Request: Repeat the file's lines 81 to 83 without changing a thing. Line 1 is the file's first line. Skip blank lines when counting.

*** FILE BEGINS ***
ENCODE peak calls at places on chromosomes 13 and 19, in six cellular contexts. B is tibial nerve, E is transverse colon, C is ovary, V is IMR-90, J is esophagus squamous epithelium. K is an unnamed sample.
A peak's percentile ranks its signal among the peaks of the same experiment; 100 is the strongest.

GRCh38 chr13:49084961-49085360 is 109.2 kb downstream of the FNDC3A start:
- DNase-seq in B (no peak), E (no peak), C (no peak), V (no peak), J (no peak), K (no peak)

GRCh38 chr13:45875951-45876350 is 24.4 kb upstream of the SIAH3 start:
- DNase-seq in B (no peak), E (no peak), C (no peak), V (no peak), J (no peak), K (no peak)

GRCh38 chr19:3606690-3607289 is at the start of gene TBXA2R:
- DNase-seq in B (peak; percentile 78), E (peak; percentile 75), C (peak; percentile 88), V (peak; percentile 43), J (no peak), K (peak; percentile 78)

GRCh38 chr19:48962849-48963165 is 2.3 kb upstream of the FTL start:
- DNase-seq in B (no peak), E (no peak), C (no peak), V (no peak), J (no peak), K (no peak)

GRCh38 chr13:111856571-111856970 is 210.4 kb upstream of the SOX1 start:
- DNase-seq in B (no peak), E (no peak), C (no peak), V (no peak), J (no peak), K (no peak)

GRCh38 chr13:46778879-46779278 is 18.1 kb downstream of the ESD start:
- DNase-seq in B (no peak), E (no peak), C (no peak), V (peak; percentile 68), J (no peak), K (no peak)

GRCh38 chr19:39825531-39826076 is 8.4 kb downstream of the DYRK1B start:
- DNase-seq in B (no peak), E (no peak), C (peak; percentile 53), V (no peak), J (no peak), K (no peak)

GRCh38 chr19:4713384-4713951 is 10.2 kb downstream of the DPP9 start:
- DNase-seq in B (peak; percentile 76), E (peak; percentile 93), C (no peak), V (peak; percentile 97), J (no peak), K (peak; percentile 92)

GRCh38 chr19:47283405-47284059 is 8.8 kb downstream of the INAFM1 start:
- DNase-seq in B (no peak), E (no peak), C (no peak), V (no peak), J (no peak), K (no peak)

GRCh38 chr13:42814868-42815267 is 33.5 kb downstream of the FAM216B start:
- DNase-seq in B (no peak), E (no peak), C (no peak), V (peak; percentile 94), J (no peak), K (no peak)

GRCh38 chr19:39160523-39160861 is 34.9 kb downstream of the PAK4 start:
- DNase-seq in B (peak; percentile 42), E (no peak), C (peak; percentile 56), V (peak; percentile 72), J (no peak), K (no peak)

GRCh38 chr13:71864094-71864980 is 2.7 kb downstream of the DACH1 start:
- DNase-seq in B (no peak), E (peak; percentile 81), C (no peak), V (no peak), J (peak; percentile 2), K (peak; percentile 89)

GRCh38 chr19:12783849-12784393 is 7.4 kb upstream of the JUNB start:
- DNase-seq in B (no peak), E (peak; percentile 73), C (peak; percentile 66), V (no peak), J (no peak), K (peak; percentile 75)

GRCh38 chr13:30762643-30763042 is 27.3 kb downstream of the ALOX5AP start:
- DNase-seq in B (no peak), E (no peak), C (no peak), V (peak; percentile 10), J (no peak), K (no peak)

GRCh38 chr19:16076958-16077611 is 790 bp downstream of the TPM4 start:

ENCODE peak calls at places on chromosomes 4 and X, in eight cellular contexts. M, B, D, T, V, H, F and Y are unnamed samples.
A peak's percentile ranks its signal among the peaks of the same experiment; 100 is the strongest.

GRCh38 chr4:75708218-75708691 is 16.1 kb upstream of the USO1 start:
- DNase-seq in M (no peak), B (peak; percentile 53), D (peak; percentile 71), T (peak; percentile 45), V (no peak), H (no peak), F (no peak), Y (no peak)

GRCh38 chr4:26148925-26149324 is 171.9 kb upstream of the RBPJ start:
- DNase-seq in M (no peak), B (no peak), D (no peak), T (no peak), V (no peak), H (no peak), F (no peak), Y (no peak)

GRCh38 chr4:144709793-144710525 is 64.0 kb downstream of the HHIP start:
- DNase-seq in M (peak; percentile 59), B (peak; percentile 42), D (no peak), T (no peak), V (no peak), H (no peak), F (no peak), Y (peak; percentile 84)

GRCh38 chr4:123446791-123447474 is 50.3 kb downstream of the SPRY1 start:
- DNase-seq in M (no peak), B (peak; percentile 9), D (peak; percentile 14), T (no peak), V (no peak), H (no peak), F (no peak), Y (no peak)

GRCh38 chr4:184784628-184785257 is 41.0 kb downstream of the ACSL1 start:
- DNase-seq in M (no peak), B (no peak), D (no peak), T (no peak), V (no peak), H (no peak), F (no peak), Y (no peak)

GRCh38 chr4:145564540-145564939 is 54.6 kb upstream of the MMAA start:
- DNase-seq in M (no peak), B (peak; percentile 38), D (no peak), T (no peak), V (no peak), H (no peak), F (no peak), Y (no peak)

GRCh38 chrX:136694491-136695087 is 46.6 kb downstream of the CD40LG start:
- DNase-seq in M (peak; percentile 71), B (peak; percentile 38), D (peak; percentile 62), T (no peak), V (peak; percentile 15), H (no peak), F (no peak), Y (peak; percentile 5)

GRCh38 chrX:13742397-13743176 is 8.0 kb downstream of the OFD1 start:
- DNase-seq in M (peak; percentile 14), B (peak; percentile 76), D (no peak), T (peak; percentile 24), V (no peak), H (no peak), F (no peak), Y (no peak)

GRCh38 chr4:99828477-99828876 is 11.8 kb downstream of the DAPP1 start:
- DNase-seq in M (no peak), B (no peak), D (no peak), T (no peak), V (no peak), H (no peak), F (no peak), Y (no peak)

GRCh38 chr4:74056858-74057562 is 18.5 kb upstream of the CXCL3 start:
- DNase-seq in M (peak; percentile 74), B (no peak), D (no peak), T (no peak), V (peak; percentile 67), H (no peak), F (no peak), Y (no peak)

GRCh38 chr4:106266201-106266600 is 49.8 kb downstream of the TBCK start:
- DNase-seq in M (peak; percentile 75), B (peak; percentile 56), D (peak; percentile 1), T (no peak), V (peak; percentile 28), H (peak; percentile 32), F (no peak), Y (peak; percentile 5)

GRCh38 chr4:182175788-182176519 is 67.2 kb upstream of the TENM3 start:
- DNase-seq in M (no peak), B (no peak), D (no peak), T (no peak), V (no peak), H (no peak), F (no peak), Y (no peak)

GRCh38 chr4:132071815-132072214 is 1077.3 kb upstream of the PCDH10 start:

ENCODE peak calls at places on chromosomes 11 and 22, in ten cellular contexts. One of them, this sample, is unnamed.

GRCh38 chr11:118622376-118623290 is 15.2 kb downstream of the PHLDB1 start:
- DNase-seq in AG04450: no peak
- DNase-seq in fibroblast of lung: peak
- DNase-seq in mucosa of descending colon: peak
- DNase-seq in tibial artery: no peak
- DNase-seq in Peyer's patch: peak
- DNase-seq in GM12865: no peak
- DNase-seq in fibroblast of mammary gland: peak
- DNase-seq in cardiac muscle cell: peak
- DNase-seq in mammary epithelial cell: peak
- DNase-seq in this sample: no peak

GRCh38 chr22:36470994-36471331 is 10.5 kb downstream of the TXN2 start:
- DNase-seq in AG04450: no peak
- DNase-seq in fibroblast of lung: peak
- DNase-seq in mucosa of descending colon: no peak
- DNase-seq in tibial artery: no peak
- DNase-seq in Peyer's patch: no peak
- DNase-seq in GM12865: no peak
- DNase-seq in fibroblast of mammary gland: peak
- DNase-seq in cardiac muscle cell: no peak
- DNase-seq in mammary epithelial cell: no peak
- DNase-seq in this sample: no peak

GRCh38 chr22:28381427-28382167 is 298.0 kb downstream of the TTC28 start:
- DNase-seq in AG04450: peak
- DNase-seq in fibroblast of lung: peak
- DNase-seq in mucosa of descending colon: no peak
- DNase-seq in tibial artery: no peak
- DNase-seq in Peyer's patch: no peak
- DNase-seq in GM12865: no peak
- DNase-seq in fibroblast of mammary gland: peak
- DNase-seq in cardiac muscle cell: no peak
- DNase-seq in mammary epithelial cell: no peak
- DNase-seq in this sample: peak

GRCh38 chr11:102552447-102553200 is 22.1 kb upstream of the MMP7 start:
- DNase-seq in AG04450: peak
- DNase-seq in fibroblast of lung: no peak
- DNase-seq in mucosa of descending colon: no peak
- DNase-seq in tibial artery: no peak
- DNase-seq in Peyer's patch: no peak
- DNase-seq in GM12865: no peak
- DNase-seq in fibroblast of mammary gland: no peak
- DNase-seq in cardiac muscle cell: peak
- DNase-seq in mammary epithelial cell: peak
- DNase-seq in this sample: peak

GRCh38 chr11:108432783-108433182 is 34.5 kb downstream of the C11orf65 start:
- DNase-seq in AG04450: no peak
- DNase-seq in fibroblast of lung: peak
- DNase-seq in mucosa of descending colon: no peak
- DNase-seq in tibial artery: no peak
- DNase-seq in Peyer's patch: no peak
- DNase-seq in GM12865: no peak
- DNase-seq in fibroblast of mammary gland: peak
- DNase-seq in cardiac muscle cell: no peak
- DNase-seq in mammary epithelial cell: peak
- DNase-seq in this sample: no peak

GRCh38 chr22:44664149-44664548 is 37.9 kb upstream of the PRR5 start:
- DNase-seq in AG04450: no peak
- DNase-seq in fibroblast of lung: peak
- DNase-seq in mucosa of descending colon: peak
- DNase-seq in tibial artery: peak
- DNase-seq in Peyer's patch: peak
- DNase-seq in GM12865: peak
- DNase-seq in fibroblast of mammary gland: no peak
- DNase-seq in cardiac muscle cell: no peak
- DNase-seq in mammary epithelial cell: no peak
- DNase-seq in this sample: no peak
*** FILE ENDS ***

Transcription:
- DNase-seq in this sample: no peak

GRCh38 chr22:28381427-28382167 is 298.0 kb downstream of the TTC28 start:
- DNase-seq in AG04450: peak